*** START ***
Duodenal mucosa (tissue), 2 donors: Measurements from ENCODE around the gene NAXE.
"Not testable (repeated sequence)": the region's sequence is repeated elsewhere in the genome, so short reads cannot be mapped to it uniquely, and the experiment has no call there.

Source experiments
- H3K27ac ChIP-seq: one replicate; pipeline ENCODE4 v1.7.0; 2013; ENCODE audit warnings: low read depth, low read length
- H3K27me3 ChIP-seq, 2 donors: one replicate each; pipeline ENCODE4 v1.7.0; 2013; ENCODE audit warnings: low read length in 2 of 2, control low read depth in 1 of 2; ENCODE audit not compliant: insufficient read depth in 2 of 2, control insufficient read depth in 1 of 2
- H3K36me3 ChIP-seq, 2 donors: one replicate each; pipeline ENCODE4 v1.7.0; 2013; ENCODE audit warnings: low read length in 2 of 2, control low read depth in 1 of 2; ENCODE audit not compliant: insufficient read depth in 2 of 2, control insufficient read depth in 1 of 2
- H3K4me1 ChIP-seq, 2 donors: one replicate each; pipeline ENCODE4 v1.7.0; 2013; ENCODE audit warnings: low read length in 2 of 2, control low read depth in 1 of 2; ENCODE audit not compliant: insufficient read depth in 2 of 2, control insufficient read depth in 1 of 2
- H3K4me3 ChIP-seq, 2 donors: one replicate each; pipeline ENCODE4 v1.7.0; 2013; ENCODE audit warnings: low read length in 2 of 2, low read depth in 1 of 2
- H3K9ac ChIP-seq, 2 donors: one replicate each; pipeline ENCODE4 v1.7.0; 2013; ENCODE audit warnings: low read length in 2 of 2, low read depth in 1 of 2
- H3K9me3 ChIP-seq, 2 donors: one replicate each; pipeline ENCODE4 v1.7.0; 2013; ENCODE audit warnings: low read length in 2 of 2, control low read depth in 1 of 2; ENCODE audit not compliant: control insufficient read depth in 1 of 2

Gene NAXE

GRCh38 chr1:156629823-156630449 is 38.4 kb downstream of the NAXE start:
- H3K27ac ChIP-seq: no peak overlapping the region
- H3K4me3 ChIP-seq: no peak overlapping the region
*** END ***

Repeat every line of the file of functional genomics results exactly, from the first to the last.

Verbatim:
Duodenal mucosa (tissue), 2 donors: Measurements from ENCODE around the gene NAXE.
"Not testable (repeated sequence)": the region's sequence is repeated elsewhere in the genome, so short reads cannot be mapped to it uniquely, and the experiment has no call there.

Source experiments
- H3K27ac ChIP-seq: one replicate; pipeline ENCODE4 v1.7.0; 2013; ENCODE audit warnings: low read depth, low read length
- H3K27me3 ChIP-seq, 2 donors: one replicate each; pipeline ENCODE4 v1.7.0; 2013; ENCODE audit warnings: low read length in 2 of 2, control low read depth in 1 of 2; ENCODE audit not compliant: insufficient read depth in 2 of 2, control insufficient read depth in 1 of 2
- H3K36me3 ChIP-seq, 2 donors: one replicate each; pipeline ENCODE4 v1.7.0; 2013; ENCODE audit warnings: low read length in 2 of 2, control low read depth in 1 of 2; ENCODE audit not compliant: insufficient read depth in 2 of 2, control insufficient read depth in 1 of 2
- H3K4me1 ChIP-seq, 2 donors: one replicate each; pipeline ENCODE4 v1.7.0; 2013; ENCODE audit warnings: low read length in 2 of 2, control low read depth in 1 of 2; ENCODE audit not compliant: insufficient read depth in 2 of 2, control insufficient read depth in 1 of 2
- H3K4me3 ChIP-seq, 2 donors: one replicate each; pipeline ENCODE4 v1.7.0; 2013; ENCODE audit warnings: low read length in 2 of 2, low read depth in 1 of 2
- H3K9ac ChIP-seq, 2 donors: one replicate each; pipeline ENCODE4 v1.7.0; 2013; ENCODE audit warnings: low read length in 2 of 2, low read depth in 1 of 2
- H3K9me3 ChIP-seq, 2 donors: one replicate each; pipeline ENCODE4 v1.7.0; 2013; ENCODE audit warnings: low read length in 2 of 2, control low read depth in 1 of 2; ENCODE audit not compliant: control insufficient read depth in 1 of 2

Gene NAXE

GRCh38 chr1:156629823-156630449 is 38.4 kb downstream of the NAXE start:
- H3K27ac ChIP-seq: no peak overlapping the region
- H3K4me3 ChIP-seq: no peak overlapping the region